Managing: How to Work More Like a Start-Up
The first thing you notice when you walk into the Chicago offices of Total Attorneys, which provides software and services to small law firms, is the number of people on their feet. Every morning, the company's 180 employees gather around the office in groups of five to 10. Close your eyes, take in the often raucous banter and laughter, and it's easy to mistake Total Attorneys's headquarters for a college cafeteria. But these meetings, which last for about 15 minutes, are more than mere employee chitchat. They are intended to create what CEO Ed Scanlan calls controlled chaos.
The inspiration for the gatherings comes from a process for designing software called agile development, which aims to promote flexibility, speed, and teamwork. But rather than limit participation to software engineers, Scanlan has deployed agile development concepts companywide, in a drive to make the seven-year-old business act more like the start-up it once was.
Scanlan became interested in agile development about a year ago. He had grown increasingly frustrated with his company's software-development process. When he founded Total Attorneys in 2002 to make customer-relationship-management software for law firms, he and a handful of employees would write code on the fly. Projects were completed quickly, and employees often worked late nights and weekends to launch new features and fix bugs. But as revenue grew to $24 million, the company abandoned the fly-by-the-seat-of-your-pants approach in favor of a more formal system. Sometimes referred to as the waterfall model, this system divides a software project into sequential stages, in which the work is handed off from designers to coders to quality-assurance testers.
But Scanlan found that the waterfall model made Total Attorneys move a lot more slowly -- so slowly, in fact, that in some cases clients' needs had changed by the time a piece of software was complete. "We had more than a hundred employees, but we were getting a lot less done than when it was just me and three other people," Scanlan says. "Morale was suffering as well." Employees felt disconnected not only from the projects, Scanlan says, but also from their colleagues. Designers rarely interacted with developers, let alone anyone from the accounting department or the management team.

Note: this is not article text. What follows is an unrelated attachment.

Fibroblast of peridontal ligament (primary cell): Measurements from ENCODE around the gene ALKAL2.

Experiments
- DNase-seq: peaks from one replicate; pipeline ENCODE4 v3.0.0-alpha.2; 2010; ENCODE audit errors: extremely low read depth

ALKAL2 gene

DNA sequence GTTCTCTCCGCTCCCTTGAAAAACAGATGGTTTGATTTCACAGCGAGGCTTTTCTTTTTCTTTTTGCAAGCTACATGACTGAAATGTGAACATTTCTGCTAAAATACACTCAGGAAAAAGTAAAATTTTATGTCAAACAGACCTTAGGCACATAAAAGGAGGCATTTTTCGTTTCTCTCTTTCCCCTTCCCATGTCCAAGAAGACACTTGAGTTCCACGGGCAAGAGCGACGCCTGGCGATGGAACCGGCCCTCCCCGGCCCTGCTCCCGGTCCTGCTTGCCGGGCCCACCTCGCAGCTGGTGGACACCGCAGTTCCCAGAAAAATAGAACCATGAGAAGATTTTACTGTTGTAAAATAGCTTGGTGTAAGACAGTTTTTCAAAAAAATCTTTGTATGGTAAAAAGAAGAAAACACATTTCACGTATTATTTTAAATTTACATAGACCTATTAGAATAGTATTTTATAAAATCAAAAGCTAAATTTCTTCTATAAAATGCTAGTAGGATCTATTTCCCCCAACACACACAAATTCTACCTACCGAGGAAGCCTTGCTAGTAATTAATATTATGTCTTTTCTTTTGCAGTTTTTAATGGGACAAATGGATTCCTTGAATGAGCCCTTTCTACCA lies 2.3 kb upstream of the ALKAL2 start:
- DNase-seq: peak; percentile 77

Scanlan's search for a solution led him to Getting Real, a book about agile development published by the software company 37signals. "I learned about cutting the 'big picture' into small pieces," Scanlan says. "You have to be able to change course as often as your customers' needs or market conditions dictate."
One way to accomplish this is by breaking down large departmental silos and creating small, cross-functional teams instead. A typical team might be made up of one project leader, one designer, one coder, and one quality-assurance tester. Large projects get carved into lots of mini projects, often with deadlines as short as a couple of weeks. Each team focuses on one mini project at a time and is given the freedom to make decisions. The teams hold daily meetings -- or "scrums" -- to discuss each member's progress and daily objectives.
Scanlan adopted the strategy and found that the software team's productivity improved. What's more, employees seemed happier. That got Scanlan thinking: Could he use agile development to change how the rest of his company operated as well? He decided to find out.
He grouped all employees into about 35 small teams. The 85 call center employees, for example, were divided into about 15 groups, which review calls and analyze performance metrics every morning. "We teach all of our customer reps to be open to change and to be ready for one day to be different than the rest," says Scott Hogan, the company's call center trainer. "We give our reps talking points instead of scripts so that they can adjust on the fly to help the customer. Whenever someone finds an effective way to connect, we share that with everyone else." Although call center reps aren't often on teams with software developers, Scanlan moved the departments to the same floor to bolster communication. "Now, rather than waiting to see how effective the latest changes to the call center software are, developers need only stand up to see how the reps are reacting to it," says Scanlan.